I recommend reading this piece, then, because it prods those of us in the governance and corruption indices business to take a step back and reflect more critically on how people actually construct and make use of numbers in context. Lampland’s material sheds light on why and how numerical indicators are not always fixed, stable signs that make claims to verisimilitude and definitive status. Rather, quantifiable measures can in certain situations be estimates that — precisely because of their provisional and malleable character — provide useful entry points to making more informed and discrete judgments, strategizing, and policy making.
Misreading provisional numbers obscures the social contexts in which they can be:
powerful tools and meaningful signs, despite their ephemeral character. They constitute forecasting benchmarks for investing in financial markets. They have formed the basis of tax schedules, while strengthening the ability of government officials to respond promptly to the demands of constituents. Provisional numbers enable scientists to think creatively about a problem: model its possible contours, consider various configurations, prompt new answers. In each instance, crucial tasks are achieved; significant investment in form has occurred. And in each instance, the actions devoted to formalizing practices are necessarily recursive, that is, they must be repeated over and over again to achieve the task at hand [quoting Lampland].
Take the Integrity Scorecard of our Global Integrity Report, for instance, as viewed from the perspective of a user. The Report assesses the existence and effectiveness of public integrity laws, institutions, and accountability mechanisms as well as citizen access to such mechanisms — the ingredients that make up the foundation of a country’s good governance and anti-corruption architecture — based on a mix of qualitative and quantitative approaches.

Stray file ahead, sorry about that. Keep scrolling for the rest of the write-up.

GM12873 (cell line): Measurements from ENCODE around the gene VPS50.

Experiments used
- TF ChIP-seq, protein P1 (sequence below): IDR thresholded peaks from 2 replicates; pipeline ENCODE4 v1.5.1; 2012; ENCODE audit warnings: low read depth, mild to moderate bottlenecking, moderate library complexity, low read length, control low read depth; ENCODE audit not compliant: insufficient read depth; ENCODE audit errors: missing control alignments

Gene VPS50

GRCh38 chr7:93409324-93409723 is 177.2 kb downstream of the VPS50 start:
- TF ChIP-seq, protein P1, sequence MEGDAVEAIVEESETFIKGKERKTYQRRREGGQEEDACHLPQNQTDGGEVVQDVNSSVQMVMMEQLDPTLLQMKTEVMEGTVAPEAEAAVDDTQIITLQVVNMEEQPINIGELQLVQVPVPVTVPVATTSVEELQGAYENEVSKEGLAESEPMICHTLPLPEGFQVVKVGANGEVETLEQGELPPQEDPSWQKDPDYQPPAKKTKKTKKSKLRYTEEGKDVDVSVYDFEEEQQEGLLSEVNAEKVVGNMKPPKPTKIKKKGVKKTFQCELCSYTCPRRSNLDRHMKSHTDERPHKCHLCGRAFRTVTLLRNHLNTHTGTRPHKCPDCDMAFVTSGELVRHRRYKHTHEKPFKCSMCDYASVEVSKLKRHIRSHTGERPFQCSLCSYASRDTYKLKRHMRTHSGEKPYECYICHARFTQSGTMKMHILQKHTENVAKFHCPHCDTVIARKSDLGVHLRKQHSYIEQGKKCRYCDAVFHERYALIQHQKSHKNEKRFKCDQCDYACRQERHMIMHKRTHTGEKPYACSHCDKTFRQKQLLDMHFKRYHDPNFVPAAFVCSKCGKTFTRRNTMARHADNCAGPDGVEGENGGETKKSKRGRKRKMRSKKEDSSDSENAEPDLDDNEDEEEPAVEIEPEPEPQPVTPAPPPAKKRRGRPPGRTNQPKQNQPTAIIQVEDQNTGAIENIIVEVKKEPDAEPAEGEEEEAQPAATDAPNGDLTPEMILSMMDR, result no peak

The lead researcher assigns aggregate numerical scores to six major categories and twenty-three sub-categories that are generated from more than 300 indicators. In turn, these scores are used to produce an overall country score. (For more details on our methodology, see our Methodology White Paper.) These numbers can provide the user with a snapshot of how a particular agency or legal regulation functions and performs in a particular country.
But the numbers alone are likely to be more limited in their utility if, say, the user wants detailed information to identify specific areas of reform for planning purposes. Since the Integrity Scorecard complements quantitative figures with qualitative narratives, users are provided with a broader contextual analysis that can enable such data to be more “actionable.” The numerical scores found in the Global Integrity Report — or other indices similar to it — can thus be viewed as provisional numbers (in Lampland’s sense) if they are used as an entry point or benchmark for further analysis and planning.
The bigger point I wish to make is that we shouldn’t fetishize and get hung up on numbers per se when designing or using measurement instruments. This in no way implies that we should sacrifice rigor and accuracy when crafting and interpreting numbers. It is, however, a reminder that “the science of measuring corruption is more an art form than a precisely defined empirical process” (see our book A Users’ Guide to Measuring Corruption).
— Raymond June